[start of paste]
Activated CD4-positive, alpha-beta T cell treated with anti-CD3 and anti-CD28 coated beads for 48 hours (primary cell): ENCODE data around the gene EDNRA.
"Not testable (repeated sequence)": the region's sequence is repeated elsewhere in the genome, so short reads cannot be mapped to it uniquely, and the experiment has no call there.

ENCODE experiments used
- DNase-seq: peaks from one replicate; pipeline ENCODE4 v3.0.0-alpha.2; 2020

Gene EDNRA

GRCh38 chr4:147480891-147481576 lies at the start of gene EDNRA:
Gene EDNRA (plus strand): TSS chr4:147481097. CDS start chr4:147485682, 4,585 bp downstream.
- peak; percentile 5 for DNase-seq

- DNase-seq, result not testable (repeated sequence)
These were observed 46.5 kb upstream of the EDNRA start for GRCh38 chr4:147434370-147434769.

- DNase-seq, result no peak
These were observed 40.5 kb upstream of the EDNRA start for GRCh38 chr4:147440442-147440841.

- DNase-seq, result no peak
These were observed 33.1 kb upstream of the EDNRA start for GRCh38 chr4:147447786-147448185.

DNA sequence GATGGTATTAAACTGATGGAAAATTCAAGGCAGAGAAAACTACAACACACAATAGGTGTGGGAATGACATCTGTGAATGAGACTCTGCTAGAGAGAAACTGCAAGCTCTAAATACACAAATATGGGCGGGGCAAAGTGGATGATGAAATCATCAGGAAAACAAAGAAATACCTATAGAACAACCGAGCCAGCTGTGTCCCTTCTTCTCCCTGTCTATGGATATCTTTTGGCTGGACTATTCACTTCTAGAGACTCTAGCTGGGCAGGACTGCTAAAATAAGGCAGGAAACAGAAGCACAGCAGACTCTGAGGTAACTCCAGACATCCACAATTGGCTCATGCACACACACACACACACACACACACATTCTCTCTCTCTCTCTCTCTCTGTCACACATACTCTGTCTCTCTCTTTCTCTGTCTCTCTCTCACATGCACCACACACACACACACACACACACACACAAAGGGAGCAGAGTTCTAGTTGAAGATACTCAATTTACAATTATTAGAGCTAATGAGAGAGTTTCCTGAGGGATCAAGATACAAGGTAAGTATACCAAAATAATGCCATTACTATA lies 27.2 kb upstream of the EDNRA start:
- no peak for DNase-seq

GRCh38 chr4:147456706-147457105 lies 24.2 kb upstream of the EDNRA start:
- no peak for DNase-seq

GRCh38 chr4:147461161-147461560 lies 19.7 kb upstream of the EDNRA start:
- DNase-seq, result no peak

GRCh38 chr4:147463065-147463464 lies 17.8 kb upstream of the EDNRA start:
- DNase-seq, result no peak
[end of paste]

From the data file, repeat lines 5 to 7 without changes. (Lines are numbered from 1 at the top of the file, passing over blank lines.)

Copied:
Gene EDNRA

GRCh38 chr4:147480891-147481576 lies at the start of gene EDNRA:
Gene EDNRA (plus strand): TSS chr4:147481097. CDS start chr4:147485682, 4,585 bp downstream.